Nothing gets my attention more quickly than a theological discussion involving a golfer. Rabbi Andrea Myers implies in an essay in the Jewish Week that a character she calls Morris, the Golfer, is an apostate, much like the Talmudic character Elisha Ben Abuyah, whom she directly labels an apostate.
She describes how both of these characters, the modern one and the ancient one, took leave of Judaic practice and/or belief because they "had a problem of theodicy: the question of how God can exist if there is evil in the world." Both men, she implies, especially Elisha Ben Abuyah, "went from being a respected scholar to an apostate." We are not sure that Morris ever was a scholar. But he gets to be classed by Myers together with the ancient rabbi anyhow.
Rabbi Myers is sensitive and certainly appears to grapple with serious theological issues and we applaud that activity. She makes two mistakes, both critical, in her essay. First she criticizes a golfer who chooses not to attend synagogue, and who justifies to her his behavior with a theodicy story. Golfers are above criticism on this blog. They can do no wrong.
More seriously though, Myers misunderstands the term "apostate". That word is reserved in the historical and sociological literature to describe a specific personality. It does not fit to use the term for anyone with a theodicy issue who questions God and avoids organized religion. Thoughtful criticism and questioning is a valid part of organized religious life.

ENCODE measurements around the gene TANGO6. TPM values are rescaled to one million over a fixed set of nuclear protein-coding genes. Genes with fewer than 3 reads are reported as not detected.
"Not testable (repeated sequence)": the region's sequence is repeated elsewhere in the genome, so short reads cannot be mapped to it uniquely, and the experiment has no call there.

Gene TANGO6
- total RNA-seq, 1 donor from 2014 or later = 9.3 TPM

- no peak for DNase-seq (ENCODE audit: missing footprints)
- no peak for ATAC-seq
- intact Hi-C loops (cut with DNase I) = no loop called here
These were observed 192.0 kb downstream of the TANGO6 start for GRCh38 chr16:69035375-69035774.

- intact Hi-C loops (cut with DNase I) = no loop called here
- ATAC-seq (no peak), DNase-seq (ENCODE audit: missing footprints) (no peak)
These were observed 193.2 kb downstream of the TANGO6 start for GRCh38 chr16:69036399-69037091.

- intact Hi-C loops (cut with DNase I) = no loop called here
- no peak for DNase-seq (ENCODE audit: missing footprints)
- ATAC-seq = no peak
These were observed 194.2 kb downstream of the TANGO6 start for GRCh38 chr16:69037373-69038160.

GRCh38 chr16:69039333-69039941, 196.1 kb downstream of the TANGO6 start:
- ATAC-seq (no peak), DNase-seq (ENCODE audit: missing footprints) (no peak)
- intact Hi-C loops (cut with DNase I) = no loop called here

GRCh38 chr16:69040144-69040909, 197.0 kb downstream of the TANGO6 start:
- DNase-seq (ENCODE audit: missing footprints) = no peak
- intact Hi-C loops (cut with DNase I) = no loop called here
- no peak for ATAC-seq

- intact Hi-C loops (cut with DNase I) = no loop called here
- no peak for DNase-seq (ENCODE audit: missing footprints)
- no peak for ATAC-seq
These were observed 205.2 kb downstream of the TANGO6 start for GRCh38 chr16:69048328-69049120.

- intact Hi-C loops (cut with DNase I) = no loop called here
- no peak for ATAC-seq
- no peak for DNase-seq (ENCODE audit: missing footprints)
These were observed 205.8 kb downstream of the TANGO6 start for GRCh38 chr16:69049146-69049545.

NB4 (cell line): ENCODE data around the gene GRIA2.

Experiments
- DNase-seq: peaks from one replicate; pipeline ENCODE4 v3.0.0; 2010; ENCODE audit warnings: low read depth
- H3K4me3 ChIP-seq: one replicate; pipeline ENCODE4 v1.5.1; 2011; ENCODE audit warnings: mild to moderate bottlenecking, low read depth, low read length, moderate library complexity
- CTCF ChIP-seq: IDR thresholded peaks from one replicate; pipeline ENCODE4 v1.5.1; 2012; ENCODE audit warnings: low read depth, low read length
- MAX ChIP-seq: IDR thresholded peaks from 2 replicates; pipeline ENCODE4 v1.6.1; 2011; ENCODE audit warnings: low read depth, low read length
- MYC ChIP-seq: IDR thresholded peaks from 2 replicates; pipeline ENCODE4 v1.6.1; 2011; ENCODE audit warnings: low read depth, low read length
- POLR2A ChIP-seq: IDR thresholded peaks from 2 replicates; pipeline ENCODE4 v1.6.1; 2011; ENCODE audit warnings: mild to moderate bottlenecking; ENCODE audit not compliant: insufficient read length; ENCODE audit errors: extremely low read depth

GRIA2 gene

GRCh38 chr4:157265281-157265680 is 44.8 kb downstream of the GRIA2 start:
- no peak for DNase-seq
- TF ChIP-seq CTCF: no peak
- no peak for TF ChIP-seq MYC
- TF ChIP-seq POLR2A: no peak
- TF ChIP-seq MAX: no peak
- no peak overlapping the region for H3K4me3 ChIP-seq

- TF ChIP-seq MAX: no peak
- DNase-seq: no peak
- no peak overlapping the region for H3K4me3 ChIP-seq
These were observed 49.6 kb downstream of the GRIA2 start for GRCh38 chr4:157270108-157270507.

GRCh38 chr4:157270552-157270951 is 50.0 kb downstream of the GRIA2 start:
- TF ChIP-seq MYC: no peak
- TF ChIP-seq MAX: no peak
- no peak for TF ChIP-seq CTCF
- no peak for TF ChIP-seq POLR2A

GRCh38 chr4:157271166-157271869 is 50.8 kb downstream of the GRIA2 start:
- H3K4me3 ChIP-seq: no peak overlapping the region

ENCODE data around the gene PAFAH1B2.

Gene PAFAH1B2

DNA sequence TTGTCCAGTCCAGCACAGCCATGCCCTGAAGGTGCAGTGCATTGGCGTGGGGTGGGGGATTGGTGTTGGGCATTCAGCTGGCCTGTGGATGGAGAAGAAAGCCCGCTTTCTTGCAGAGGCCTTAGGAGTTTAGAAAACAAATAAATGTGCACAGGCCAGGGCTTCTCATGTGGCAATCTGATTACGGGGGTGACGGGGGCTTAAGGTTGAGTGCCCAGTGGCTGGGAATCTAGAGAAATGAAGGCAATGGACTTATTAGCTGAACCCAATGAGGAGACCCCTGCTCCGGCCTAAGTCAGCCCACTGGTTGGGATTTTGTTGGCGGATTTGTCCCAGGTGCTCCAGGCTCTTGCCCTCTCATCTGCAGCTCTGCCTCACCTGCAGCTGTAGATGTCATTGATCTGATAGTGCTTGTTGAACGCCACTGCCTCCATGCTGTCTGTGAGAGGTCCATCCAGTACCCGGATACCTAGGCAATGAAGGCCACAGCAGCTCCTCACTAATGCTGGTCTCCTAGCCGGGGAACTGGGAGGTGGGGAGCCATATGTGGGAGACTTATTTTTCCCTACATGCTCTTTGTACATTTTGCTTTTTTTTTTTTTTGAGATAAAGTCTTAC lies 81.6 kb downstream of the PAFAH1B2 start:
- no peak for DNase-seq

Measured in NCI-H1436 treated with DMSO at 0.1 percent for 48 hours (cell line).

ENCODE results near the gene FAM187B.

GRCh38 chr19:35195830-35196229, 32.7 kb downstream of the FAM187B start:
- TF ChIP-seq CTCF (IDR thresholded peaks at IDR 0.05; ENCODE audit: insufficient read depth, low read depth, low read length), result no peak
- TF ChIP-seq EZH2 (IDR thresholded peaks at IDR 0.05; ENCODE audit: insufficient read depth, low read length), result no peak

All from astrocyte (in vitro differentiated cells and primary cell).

David Bromley in his book "The Politics of Religious Authority" says it most clearly. Apostates are subversive leavetakers from a community of faith, "who are involved in a contested exit and affiliate with an oppositional coalition." Number one, they leave the religion with a specific story of conflict, sometimes an escape-from-captivity narrative. And number two, they affiliate with another community.
Golf is not an organized religion, no matter how religiously one plays it. And Elisha Ben Abuyah does not fit the sociological apostate mold as defined by most who use the term. Elisha after all, is still talked about in the Talmud. He is a special case, not an apostate. You can argue convincingly that there is no such thing as pure philosophical apostasy. It is a term that demands demonstrable sociological acts and affiliation changes, most often joining another religion.
Myers makes a bad confusion of terminology and categories and does poor Morris, the Golfer, a major disservice.